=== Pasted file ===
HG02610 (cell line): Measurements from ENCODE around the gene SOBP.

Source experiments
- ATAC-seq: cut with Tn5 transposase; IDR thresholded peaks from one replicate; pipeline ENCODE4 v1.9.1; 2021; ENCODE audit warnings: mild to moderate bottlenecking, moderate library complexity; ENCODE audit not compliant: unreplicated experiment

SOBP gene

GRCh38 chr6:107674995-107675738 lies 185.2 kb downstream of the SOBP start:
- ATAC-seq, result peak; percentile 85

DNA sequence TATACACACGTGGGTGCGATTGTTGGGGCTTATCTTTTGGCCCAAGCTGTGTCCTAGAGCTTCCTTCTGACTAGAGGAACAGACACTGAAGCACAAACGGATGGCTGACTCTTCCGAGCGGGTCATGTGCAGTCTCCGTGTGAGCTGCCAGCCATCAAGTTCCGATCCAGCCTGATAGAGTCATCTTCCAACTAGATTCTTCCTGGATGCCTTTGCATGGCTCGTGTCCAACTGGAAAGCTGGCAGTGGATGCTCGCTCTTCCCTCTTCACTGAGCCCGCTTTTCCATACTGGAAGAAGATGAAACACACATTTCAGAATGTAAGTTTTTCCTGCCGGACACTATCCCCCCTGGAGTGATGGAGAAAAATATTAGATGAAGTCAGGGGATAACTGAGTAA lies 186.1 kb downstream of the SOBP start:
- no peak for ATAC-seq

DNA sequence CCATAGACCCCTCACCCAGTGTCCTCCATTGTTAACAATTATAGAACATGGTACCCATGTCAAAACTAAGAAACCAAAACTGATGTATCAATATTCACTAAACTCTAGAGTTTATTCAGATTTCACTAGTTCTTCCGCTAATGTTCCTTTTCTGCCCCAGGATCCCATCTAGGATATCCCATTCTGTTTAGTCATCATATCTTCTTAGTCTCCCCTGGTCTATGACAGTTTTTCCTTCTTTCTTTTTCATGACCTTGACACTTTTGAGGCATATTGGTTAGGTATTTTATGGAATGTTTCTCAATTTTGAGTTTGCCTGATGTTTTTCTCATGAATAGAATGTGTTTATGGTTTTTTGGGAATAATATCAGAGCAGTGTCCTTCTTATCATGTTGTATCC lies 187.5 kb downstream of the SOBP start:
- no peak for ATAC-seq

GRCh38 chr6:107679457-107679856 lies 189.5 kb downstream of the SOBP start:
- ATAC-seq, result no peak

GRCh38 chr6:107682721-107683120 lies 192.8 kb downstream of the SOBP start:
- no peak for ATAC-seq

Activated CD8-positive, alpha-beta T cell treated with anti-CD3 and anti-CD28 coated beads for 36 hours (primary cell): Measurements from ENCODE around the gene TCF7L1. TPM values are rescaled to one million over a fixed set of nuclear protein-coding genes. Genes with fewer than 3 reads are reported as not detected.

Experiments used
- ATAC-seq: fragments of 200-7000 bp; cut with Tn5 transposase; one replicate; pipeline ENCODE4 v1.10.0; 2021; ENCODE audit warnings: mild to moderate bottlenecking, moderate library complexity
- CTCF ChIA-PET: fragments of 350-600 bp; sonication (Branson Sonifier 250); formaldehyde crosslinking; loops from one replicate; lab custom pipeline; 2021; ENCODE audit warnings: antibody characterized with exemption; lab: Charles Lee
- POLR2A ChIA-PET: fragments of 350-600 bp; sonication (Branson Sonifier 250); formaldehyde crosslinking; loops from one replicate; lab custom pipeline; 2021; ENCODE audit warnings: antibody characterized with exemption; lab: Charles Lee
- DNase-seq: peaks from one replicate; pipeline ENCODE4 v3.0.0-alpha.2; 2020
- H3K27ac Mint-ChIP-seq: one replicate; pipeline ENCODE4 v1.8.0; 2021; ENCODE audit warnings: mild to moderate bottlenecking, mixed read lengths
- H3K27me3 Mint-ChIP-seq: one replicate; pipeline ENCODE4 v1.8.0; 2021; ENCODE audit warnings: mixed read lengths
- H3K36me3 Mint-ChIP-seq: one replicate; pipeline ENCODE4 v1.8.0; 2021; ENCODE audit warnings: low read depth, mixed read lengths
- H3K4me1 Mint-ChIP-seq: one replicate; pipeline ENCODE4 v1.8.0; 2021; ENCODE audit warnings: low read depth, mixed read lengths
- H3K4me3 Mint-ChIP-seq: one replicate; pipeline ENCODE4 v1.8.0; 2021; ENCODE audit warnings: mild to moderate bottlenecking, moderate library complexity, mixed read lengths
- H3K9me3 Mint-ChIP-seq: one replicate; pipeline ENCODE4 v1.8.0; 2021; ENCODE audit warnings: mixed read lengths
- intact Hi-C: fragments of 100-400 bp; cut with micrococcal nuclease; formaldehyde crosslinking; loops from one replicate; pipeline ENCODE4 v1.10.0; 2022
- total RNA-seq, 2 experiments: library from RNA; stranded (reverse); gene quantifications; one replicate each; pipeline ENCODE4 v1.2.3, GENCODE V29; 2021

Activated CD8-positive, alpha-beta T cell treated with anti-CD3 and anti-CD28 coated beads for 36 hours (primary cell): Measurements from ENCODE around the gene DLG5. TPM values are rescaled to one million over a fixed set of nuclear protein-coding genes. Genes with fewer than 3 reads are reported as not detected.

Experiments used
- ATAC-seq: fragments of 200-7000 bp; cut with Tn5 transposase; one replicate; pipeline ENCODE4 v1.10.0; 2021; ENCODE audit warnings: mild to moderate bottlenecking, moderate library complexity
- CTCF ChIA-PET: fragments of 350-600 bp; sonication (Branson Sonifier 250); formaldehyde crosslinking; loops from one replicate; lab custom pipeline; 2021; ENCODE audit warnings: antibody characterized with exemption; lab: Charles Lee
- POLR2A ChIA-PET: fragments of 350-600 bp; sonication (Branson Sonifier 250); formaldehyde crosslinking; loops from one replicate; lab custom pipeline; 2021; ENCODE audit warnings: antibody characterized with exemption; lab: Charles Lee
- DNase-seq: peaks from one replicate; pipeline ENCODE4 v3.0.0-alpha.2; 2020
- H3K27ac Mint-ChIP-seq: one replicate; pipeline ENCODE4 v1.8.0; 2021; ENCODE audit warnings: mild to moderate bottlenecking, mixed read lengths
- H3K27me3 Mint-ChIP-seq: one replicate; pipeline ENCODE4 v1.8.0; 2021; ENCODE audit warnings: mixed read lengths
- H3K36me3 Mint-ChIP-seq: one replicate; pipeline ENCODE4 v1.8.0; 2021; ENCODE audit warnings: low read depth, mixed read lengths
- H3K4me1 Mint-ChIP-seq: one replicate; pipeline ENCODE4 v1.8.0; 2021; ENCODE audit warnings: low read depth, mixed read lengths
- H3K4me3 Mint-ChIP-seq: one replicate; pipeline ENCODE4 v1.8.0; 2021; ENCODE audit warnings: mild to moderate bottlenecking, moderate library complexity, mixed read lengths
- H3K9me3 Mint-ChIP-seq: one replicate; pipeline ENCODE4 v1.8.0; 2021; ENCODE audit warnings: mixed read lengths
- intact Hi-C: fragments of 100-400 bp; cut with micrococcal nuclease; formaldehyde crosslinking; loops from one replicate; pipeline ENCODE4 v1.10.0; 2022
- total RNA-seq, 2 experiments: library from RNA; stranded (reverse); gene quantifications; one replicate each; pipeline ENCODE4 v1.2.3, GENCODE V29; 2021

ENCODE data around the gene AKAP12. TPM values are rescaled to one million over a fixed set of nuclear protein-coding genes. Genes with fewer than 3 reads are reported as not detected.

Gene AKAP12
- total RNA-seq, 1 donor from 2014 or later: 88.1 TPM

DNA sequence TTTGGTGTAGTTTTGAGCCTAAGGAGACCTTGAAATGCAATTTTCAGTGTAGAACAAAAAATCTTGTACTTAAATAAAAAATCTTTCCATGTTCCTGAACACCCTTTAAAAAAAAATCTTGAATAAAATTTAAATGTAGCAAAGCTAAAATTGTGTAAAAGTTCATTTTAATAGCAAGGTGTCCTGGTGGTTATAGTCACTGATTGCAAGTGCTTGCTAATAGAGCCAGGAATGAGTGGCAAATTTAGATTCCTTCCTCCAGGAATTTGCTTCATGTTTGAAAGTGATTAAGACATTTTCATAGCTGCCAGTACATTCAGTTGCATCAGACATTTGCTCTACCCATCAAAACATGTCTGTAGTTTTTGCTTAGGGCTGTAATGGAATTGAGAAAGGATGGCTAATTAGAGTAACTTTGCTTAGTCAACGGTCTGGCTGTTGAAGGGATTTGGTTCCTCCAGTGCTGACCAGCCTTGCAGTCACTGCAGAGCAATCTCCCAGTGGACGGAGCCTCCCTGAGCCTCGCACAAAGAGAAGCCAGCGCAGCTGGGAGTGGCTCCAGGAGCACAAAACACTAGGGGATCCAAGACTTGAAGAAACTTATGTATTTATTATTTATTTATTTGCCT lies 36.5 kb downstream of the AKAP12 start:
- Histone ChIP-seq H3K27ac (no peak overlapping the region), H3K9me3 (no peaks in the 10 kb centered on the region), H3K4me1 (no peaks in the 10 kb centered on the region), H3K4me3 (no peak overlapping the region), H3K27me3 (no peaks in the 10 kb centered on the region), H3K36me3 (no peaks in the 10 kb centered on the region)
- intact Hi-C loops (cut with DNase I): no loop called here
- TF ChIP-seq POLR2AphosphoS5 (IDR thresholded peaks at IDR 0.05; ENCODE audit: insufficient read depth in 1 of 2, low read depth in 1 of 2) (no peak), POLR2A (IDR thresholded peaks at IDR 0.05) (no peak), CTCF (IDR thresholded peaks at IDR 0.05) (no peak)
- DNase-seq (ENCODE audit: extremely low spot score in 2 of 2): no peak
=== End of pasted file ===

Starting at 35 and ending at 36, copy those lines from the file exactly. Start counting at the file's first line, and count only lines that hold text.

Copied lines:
- H3K27ac Mint-ChIP-seq: one replicate; pipeline ENCODE4 v1.8.0; 2021; ENCODE audit warnings: mild to moderate bottlenecking, mixed read lengths
- H3K27me3 Mint-ChIP-seq: one replicate; pipeline ENCODE4 v1.8.0; 2021; ENCODE audit warnings: mixed read lengths